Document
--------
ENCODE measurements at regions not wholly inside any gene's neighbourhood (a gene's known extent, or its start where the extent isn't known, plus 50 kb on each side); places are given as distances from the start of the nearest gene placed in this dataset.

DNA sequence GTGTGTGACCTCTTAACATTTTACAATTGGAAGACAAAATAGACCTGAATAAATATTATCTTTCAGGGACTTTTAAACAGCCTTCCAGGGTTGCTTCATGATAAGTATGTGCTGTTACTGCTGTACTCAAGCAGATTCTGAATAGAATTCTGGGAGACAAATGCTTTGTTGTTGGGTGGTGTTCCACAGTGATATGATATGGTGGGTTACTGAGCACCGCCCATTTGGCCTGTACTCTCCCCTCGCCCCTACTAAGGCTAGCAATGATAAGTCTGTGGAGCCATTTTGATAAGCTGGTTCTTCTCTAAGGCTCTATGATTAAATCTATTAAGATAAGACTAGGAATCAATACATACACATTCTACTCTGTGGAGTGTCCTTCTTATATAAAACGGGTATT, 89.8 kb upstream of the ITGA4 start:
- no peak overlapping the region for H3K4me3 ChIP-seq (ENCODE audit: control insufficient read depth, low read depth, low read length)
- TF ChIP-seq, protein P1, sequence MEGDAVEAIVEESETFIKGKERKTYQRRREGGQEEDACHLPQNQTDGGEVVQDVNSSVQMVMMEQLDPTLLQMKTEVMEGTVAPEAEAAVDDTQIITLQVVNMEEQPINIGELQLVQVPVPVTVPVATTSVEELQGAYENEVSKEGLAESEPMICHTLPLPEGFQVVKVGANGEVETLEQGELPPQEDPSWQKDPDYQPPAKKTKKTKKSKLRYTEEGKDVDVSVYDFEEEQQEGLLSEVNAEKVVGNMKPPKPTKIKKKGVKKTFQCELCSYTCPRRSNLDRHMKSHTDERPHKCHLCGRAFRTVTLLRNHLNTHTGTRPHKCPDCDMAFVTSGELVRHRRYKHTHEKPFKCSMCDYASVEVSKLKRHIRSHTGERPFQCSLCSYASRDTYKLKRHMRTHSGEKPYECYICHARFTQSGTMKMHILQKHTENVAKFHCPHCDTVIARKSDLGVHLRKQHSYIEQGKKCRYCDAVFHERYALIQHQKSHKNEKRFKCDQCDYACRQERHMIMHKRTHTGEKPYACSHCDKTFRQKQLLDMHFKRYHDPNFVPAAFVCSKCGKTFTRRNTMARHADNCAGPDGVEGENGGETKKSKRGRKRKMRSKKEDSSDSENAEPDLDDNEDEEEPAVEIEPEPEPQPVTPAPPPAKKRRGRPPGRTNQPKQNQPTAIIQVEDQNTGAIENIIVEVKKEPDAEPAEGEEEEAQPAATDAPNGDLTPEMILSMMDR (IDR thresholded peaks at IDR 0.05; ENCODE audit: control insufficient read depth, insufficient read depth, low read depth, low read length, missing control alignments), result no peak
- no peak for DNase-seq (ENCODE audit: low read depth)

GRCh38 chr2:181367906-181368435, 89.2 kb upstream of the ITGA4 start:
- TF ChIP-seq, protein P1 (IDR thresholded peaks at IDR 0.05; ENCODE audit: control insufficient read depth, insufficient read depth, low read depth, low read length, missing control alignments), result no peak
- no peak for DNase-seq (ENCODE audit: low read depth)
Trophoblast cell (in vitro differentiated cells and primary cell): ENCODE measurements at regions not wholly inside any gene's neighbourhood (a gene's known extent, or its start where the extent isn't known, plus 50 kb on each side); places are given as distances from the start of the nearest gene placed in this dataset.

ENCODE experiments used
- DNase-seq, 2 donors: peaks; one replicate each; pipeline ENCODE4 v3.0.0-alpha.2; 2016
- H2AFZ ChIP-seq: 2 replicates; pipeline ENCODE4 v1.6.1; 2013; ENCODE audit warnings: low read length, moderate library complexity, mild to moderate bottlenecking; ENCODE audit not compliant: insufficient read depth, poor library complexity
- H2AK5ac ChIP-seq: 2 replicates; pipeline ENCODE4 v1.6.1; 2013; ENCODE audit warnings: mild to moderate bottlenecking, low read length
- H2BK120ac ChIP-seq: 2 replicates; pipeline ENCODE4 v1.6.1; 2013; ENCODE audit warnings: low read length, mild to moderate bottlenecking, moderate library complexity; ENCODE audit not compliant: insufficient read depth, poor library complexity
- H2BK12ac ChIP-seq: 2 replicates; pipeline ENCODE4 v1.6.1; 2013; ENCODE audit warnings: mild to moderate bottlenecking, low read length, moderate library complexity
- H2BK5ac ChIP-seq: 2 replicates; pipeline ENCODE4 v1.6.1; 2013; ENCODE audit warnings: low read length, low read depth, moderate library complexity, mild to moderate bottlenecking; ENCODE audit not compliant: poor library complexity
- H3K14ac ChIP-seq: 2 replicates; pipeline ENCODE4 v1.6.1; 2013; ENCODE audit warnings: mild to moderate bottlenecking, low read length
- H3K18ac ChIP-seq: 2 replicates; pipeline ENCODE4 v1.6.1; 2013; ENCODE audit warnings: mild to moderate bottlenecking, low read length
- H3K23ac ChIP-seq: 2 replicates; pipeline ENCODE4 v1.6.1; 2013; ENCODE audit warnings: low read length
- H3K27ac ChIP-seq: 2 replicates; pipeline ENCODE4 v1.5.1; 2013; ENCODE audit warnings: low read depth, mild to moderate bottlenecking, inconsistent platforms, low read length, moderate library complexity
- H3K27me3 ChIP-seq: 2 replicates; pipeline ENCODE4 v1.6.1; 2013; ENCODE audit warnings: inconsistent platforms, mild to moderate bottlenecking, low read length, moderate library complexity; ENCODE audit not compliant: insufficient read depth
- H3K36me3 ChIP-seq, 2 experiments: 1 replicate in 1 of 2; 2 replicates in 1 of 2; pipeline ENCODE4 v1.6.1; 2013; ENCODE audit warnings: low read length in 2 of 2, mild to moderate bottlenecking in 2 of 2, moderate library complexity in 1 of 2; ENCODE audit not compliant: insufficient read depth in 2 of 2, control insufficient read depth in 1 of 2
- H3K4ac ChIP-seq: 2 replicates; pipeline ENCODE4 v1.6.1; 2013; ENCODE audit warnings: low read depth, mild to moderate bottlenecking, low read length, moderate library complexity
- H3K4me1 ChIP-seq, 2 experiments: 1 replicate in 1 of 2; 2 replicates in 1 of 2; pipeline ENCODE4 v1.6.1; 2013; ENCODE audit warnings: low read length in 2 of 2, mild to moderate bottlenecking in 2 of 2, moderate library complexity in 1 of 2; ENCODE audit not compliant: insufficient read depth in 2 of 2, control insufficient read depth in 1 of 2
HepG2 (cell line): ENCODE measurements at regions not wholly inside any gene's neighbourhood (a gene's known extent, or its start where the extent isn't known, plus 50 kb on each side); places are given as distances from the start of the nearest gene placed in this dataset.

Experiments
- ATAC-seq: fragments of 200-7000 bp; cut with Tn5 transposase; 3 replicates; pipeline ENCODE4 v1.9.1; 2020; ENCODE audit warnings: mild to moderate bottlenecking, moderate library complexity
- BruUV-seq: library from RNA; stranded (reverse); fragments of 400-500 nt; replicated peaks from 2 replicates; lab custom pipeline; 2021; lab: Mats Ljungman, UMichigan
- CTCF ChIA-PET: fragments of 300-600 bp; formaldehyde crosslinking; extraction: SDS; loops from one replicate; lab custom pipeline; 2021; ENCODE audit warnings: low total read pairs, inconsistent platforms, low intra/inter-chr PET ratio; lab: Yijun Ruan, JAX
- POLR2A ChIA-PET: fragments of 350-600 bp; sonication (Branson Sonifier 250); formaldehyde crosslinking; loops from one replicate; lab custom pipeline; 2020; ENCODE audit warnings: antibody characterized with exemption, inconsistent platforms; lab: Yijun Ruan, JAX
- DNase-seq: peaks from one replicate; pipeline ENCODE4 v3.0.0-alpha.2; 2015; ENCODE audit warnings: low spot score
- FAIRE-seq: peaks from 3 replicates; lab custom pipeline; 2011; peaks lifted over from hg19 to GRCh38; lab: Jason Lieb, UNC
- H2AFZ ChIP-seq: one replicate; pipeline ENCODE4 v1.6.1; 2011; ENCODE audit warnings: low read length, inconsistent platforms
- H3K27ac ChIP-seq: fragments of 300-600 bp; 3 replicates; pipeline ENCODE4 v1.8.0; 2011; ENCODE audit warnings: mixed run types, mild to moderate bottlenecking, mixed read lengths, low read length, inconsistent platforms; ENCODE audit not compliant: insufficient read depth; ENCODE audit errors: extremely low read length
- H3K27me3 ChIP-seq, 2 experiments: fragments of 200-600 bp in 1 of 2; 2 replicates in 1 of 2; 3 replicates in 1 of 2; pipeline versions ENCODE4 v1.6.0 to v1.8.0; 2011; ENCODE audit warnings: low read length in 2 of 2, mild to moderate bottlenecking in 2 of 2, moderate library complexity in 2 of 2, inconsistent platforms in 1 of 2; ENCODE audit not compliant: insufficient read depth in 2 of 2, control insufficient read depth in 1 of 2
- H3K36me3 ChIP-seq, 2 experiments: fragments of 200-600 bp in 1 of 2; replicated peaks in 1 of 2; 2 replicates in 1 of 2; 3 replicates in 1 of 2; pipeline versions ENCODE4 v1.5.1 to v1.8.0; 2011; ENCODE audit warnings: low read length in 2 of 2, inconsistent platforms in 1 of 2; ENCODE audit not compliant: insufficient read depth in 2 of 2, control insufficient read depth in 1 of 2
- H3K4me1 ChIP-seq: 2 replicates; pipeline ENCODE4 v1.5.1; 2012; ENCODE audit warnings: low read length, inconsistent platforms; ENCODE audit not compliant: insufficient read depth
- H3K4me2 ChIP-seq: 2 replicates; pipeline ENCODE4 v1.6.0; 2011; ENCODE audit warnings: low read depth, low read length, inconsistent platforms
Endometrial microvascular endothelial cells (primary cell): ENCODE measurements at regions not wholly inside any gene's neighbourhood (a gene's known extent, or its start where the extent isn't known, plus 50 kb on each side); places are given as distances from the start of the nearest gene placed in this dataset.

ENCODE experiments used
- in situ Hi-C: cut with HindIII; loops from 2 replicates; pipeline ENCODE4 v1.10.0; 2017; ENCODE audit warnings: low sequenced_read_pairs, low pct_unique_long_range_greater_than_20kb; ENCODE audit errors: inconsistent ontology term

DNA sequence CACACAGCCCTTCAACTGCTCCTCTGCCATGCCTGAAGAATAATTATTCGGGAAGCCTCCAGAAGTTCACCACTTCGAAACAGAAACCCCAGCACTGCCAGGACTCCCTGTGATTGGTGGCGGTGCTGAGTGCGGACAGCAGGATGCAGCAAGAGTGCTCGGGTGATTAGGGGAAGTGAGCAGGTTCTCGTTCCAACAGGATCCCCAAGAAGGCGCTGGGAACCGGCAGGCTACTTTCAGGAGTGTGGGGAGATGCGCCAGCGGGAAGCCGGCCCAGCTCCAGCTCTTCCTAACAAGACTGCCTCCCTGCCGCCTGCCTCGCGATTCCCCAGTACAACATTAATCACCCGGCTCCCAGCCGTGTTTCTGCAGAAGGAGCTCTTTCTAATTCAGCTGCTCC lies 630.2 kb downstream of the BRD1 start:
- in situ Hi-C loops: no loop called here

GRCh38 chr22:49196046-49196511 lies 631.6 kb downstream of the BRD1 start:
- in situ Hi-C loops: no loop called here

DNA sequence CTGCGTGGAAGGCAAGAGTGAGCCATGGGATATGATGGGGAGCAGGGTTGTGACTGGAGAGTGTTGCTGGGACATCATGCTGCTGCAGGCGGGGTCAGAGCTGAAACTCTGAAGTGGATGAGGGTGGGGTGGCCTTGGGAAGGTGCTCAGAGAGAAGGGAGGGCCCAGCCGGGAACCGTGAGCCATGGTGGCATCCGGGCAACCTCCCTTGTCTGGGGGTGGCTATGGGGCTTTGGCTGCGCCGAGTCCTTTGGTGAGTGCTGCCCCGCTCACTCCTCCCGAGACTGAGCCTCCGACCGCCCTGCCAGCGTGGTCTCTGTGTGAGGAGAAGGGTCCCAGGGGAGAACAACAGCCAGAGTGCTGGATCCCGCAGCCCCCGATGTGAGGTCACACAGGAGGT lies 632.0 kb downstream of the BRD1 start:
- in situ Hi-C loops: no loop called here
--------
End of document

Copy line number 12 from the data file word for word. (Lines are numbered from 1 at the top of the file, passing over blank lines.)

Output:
- H2AFZ ChIP-seq: 2 replicates; pipeline ENCODE4 v1.6.1; 2013; ENCODE audit warnings: low read length, moderate library complexity, mild to moderate bottlenecking; ENCODE audit not compliant: insufficient read depth, poor library complexity